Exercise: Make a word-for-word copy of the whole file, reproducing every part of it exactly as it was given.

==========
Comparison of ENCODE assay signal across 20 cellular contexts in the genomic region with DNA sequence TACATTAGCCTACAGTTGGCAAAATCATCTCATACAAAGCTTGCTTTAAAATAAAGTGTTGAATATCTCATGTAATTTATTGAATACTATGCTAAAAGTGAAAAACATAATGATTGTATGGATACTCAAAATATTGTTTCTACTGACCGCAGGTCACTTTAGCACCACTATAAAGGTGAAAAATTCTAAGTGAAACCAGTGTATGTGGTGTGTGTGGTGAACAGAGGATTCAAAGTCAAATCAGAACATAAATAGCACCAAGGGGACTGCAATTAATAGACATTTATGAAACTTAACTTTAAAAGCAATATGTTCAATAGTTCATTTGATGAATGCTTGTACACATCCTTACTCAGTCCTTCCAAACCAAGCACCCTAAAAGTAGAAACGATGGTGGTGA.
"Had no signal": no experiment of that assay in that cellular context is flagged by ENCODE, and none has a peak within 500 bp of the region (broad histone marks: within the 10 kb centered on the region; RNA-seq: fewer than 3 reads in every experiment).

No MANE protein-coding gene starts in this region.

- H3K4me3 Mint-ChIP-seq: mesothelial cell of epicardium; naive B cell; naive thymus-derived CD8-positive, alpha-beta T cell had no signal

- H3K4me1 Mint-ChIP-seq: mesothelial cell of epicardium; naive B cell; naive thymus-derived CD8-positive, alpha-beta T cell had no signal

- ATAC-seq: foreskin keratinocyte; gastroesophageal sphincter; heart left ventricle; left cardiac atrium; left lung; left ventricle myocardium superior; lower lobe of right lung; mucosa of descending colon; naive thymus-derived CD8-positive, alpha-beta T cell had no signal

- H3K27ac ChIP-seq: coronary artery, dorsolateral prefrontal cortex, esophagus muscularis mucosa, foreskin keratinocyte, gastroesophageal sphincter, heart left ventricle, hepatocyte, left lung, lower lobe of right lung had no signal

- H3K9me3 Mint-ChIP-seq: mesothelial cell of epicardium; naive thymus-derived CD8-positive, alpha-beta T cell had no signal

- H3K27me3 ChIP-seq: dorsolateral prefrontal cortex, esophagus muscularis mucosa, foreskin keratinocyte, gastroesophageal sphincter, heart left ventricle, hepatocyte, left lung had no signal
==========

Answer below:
Comparison of ENCODE assay signal across 20 cellular contexts in the genomic region with DNA sequence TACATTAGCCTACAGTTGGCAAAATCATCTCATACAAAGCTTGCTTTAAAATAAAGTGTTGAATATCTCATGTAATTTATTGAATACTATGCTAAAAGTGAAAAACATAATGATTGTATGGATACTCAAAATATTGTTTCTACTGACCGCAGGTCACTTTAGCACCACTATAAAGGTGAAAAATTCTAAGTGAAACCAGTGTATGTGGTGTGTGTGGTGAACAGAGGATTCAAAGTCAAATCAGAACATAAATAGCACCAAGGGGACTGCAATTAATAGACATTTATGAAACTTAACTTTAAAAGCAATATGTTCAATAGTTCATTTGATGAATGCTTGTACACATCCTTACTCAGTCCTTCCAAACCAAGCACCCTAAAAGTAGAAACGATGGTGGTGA.
"Had no signal": no experiment of that assay in that cellular context is flagged by ENCODE, and none has a peak within 500 bp of the region (broad histone marks: within the 10 kb centered on the region; RNA-seq: fewer than 3 reads in every experiment).

No MANE protein-coding gene starts in this region.

- H3K4me3 Mint-ChIP-seq: mesothelial cell of epicardium; naive B cell; naive thymus-derived CD8-positive, alpha-beta T cell had no signal

- H3K4me1 Mint-ChIP-seq: mesothelial cell of epicardium; naive B cell; naive thymus-derived CD8-positive, alpha-beta T cell had no signal

- ATAC-seq: foreskin keratinocyte; gastroesophageal sphincter; heart left ventricle; left cardiac atrium; left lung; left ventricle myocardium superior; lower lobe of right lung; mucosa of descending colon; naive thymus-derived CD8-positive, alpha-beta T cell had no signal

- H3K27ac ChIP-seq: coronary artery, dorsolateral prefrontal cortex, esophagus muscularis mucosa, foreskin keratinocyte, gastroesophageal sphincter, heart left ventricle, hepatocyte, left lung, lower lobe of right lung had no signal

- H3K9me3 Mint-ChIP-seq: mesothelial cell of epicardium; naive thymus-derived CD8-positive, alpha-beta T cell had no signal

- H3K27me3 ChIP-seq: dorsolateral prefrontal cortex, esophagus muscularis mucosa, foreskin keratinocyte, gastroesophageal sphincter, heart left ventricle, hepatocyte, left lung had no signal